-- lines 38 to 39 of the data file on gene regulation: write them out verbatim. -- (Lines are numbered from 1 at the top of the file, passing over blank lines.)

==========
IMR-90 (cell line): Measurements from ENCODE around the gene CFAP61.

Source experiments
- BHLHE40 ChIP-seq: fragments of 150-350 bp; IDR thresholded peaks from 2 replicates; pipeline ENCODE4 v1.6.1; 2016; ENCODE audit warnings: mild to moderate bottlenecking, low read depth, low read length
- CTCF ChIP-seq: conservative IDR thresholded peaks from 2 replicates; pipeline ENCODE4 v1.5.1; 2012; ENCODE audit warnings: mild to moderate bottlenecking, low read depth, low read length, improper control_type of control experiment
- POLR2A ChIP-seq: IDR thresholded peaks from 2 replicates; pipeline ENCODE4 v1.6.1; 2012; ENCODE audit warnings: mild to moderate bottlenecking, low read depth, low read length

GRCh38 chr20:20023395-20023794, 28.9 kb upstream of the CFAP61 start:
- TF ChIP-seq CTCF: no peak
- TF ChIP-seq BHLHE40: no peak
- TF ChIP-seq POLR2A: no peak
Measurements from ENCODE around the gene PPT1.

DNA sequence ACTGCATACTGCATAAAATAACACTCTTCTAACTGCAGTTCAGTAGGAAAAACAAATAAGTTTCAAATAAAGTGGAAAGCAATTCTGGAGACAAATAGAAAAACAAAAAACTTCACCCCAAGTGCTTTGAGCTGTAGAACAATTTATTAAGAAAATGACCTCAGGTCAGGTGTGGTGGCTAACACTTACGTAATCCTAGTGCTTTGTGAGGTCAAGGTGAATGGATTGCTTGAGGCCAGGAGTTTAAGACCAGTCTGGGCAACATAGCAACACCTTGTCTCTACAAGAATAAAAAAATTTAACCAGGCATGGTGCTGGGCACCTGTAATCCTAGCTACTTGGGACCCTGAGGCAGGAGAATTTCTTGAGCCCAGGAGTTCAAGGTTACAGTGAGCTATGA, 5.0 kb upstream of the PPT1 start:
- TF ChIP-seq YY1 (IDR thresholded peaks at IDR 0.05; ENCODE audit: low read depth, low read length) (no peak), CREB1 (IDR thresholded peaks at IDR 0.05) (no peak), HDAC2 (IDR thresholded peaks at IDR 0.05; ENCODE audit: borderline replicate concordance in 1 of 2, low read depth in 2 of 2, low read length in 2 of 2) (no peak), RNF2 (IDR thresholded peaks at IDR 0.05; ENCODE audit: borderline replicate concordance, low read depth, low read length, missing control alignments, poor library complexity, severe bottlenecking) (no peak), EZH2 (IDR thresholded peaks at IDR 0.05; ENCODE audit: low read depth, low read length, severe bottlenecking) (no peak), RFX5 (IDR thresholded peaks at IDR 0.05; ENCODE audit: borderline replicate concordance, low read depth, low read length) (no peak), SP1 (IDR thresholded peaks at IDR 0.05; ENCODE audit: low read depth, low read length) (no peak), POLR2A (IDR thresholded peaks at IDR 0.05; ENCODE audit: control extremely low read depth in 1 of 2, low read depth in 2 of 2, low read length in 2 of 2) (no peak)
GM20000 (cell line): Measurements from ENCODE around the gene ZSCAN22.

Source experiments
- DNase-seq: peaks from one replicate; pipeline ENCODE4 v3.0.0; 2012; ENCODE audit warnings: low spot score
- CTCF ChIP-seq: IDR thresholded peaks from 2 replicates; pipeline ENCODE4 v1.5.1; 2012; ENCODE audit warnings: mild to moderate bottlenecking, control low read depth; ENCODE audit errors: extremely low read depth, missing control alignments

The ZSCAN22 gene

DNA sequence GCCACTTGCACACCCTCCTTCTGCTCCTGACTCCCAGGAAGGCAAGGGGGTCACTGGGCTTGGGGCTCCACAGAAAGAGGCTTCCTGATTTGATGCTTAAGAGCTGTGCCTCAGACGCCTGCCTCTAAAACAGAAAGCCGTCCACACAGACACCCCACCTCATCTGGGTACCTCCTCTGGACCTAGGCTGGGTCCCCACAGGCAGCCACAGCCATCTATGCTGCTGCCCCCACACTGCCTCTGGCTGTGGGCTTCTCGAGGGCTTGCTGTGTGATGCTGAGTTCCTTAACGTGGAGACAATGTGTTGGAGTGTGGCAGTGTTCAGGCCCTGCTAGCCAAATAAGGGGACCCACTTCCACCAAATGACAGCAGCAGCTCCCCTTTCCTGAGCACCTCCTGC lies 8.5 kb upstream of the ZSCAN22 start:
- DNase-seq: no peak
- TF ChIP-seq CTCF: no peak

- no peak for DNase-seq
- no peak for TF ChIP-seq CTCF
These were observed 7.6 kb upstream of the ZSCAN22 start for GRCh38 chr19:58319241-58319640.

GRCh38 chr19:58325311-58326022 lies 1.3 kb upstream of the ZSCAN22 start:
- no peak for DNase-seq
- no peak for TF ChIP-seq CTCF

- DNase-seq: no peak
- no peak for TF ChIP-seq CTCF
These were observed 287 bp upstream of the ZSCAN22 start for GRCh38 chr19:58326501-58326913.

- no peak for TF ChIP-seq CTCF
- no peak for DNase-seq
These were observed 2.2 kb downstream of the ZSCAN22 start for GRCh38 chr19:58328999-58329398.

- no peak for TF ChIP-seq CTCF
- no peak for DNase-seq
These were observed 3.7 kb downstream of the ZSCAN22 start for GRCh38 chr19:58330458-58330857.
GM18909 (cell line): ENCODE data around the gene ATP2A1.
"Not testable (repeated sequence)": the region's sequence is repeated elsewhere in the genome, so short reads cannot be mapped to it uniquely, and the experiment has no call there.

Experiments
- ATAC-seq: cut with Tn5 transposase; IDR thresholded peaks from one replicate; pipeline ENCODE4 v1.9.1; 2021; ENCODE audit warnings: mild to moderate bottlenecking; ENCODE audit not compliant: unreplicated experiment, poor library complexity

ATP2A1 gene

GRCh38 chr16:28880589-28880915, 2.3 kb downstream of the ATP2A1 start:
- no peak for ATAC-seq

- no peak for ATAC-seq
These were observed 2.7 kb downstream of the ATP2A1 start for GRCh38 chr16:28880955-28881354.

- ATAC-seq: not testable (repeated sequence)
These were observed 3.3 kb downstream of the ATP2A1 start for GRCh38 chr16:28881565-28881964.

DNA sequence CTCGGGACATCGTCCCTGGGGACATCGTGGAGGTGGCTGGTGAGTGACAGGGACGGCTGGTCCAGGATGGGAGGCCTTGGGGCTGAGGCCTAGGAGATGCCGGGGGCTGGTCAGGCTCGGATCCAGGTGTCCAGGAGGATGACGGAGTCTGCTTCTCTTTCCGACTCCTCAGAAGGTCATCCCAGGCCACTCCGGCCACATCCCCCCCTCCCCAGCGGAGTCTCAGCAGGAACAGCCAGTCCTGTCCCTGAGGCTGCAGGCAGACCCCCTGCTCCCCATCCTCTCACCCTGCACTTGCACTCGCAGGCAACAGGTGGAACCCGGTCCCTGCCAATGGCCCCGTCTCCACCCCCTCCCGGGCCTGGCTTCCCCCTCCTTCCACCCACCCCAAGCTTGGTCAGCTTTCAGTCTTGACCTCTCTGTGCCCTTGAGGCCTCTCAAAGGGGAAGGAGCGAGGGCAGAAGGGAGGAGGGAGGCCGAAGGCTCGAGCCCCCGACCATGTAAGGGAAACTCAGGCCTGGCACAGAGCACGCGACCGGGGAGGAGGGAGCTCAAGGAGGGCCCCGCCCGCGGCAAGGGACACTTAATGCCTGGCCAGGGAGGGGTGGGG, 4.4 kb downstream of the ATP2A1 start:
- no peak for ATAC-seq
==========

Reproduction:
Experiments
- ATAC-seq: cut with Tn5 transposase; IDR thresholded peaks from one replicate; pipeline ENCODE4 v1.9.1; 2021; ENCODE audit warnings: mild to moderate bottlenecking; ENCODE audit not compliant: unreplicated experiment, poor library complexity